Russian-US trio of astronauts launches to the ISS

In this news, we discuss the Russian-US trio of astronauts launches to the ISS.

A trio of space travelers successfully launched onto the International Space Station, using for the first time an accelerated maneuver to reach the orbiting outpost in just three hours. NASA’s Kate Rubins and Sergey Ryzhikov and Sergey Kud-Sverchkov of Russian space agency Roscosmos took off as scheduled at 10:45 a.m. (1:45 a.m. EDT, 5:45 a.m. GMT) Wednesday from the rented Baikonur space launch facility by Russia to Kazakhstan for a six-month stay on the station.

For the first time, they are attempting a two-orbit and three-hour approach to the orbiting outpost. Previously, crews took twice as long to reach the station. The trio will join NASA station commander Chris Cassidy and Roscosmos cosmonauts Anatoly Ivanishin and Ivan Vagner, who have been on board the complex since April and are due to return to Earth a week later.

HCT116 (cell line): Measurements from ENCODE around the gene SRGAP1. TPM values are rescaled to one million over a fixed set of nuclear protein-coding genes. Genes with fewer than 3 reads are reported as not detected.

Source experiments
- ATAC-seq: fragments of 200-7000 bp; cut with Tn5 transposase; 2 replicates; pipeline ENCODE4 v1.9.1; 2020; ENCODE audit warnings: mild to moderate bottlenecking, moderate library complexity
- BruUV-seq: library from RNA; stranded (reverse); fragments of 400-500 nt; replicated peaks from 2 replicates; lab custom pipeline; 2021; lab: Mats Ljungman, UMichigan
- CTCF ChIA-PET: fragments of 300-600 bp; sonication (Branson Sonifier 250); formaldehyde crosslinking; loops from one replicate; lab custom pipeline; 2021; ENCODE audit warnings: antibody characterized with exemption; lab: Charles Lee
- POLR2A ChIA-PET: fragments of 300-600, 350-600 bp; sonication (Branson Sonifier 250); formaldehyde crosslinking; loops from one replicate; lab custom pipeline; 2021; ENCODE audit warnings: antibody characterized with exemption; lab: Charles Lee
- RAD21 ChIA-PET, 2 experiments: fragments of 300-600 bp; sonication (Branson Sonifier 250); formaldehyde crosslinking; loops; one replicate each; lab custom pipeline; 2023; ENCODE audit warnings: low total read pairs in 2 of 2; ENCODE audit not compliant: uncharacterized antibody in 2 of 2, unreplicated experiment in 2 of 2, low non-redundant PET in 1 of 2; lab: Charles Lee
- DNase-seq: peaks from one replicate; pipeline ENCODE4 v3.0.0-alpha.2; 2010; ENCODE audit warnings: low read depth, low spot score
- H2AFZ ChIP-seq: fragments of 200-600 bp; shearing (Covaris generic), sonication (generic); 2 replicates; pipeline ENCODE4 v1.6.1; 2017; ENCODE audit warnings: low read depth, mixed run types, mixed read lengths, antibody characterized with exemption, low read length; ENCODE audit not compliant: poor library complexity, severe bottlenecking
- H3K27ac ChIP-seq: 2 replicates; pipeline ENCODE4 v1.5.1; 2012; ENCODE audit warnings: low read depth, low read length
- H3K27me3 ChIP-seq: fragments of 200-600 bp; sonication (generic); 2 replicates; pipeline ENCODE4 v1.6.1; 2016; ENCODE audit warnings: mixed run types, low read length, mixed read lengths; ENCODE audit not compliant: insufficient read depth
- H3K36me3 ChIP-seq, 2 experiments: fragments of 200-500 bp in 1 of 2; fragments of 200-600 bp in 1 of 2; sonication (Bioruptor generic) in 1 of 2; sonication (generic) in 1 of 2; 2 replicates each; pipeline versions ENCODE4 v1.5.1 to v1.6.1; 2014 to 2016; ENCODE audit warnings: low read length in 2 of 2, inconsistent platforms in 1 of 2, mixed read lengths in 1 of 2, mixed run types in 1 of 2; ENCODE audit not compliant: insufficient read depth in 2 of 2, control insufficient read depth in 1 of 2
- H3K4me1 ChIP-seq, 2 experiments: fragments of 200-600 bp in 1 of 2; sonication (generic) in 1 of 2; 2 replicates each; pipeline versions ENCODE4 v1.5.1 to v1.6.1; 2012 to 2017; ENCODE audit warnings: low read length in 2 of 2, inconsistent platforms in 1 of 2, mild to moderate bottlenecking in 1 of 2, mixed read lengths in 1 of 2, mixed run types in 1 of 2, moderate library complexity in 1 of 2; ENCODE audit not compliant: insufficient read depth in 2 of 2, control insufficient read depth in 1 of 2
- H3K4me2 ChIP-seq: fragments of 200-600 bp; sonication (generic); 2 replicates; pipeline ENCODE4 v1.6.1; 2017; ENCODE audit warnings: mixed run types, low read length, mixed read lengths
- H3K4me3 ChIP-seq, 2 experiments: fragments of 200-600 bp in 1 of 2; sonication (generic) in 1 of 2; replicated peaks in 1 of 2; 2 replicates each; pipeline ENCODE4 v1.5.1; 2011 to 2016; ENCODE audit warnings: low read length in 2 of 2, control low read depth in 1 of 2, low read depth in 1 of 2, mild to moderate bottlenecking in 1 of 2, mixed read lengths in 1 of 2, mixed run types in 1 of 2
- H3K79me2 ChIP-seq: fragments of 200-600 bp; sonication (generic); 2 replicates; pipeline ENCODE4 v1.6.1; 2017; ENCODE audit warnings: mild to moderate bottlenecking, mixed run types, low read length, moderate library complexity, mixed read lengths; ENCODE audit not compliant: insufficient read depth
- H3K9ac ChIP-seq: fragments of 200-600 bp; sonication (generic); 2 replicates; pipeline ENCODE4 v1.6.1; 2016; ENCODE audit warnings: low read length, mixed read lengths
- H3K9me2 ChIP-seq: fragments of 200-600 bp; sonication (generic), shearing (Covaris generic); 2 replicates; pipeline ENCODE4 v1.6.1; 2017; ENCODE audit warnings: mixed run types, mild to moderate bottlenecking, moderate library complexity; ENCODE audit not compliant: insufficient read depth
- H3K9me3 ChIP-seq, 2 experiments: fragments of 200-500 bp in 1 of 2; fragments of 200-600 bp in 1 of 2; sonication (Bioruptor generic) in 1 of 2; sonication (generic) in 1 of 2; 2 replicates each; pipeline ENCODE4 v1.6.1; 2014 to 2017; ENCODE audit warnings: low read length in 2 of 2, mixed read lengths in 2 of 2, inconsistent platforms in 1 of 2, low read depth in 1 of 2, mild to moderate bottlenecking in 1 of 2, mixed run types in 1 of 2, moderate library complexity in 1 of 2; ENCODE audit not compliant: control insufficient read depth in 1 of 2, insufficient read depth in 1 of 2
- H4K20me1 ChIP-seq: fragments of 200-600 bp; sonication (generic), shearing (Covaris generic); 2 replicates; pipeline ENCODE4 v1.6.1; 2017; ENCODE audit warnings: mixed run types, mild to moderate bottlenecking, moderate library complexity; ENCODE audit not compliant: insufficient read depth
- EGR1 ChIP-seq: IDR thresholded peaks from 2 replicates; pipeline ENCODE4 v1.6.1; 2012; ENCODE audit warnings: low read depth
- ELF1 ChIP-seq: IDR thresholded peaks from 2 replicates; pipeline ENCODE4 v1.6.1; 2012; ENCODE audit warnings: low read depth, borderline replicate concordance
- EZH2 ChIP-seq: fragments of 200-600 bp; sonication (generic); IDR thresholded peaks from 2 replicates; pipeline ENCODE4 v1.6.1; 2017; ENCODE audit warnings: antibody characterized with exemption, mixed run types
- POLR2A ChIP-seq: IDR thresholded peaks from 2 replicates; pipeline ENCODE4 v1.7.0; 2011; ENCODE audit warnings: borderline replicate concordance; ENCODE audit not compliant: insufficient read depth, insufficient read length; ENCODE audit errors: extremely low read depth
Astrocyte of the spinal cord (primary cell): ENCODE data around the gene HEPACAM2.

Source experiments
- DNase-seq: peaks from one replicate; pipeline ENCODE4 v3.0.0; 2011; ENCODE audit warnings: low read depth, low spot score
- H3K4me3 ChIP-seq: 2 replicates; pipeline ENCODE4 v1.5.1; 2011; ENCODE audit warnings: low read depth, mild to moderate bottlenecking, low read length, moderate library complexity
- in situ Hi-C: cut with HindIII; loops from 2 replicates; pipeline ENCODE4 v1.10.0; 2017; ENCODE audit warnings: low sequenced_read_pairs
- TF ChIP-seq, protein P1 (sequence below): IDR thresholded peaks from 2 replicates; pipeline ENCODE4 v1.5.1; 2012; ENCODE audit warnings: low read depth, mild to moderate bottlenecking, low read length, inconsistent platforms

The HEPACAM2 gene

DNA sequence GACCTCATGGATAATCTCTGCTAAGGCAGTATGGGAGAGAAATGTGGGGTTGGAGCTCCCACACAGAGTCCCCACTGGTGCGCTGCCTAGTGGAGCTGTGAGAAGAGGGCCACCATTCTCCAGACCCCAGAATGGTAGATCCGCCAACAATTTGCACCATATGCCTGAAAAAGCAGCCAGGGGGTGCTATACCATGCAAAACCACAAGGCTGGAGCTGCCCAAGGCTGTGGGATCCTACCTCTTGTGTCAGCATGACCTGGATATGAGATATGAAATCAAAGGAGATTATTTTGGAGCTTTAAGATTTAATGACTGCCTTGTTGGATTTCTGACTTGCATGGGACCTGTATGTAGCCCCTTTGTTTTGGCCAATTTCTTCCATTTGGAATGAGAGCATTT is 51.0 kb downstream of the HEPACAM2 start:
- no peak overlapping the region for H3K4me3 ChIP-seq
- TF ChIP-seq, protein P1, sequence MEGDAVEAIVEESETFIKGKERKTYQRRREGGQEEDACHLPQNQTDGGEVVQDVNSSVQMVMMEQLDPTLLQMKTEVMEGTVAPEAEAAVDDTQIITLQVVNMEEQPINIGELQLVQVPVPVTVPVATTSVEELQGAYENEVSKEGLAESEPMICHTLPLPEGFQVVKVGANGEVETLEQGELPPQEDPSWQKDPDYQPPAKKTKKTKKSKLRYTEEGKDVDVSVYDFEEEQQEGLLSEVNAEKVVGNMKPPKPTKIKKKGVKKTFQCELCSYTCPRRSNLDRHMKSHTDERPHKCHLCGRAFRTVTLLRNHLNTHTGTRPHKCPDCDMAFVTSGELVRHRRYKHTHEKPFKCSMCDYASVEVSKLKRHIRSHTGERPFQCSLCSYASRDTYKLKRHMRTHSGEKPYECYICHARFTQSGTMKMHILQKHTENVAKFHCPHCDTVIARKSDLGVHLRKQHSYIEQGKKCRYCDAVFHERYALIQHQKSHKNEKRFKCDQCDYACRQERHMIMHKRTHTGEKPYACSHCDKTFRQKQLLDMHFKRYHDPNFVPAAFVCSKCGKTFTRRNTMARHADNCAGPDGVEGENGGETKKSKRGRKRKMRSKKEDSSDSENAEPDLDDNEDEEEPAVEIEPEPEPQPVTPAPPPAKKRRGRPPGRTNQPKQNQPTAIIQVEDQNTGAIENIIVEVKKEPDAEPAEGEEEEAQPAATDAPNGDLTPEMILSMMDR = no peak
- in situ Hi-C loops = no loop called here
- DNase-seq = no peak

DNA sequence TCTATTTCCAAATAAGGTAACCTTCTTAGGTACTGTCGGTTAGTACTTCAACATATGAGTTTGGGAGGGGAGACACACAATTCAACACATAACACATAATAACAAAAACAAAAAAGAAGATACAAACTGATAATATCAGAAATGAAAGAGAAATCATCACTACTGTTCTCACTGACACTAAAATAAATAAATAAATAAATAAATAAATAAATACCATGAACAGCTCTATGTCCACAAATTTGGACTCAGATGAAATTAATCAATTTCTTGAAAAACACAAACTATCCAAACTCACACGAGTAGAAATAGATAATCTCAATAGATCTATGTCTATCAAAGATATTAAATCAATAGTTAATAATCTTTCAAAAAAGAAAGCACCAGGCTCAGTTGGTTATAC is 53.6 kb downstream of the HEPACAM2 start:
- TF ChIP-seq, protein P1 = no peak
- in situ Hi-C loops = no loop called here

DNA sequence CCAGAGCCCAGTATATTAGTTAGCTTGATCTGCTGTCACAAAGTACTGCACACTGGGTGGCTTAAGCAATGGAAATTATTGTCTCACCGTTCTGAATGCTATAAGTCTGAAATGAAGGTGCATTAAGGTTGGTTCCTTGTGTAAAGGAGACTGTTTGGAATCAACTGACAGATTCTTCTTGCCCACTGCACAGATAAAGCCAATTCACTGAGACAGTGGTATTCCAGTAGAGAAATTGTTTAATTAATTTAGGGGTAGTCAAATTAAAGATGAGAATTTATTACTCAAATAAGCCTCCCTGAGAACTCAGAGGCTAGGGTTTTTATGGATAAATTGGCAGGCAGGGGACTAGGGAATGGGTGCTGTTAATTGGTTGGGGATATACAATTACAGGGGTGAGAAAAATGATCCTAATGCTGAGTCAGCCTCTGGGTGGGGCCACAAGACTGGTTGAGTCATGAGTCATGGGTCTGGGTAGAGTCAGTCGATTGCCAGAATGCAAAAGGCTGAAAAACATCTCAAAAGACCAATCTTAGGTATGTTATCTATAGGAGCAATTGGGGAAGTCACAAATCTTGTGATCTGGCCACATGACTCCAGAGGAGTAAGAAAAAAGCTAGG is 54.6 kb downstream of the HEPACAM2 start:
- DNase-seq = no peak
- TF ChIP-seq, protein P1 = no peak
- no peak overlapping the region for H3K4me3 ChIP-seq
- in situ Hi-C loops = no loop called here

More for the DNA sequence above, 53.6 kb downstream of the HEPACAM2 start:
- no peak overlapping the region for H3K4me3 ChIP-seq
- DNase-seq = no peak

Speaking at Tuesday’s pre-launch press conference in Baikonur, Rubins pointed out that the crew had spent weeks in quarantine at the Star City training center outside Moscow and then in Baikonur to avoid any threat of coronavirus.

News Highlights:

  • A trio of space travelers successfully launched onto the International Space Station, using for the first time an accelerated maneuver to reach the orbiting outpost in just three hours. (1:45 a.m. EDT, 5:45 GMT) Wednesday from the Russia-leased Baikonur Space Launch Facility in Kazakhstan for a six-month stay at the station. For the first time, they are attempting a two-orbit and three-hour approach to the orbiting outpost.
  • Russian-American trio of astronauts launch into the ISS
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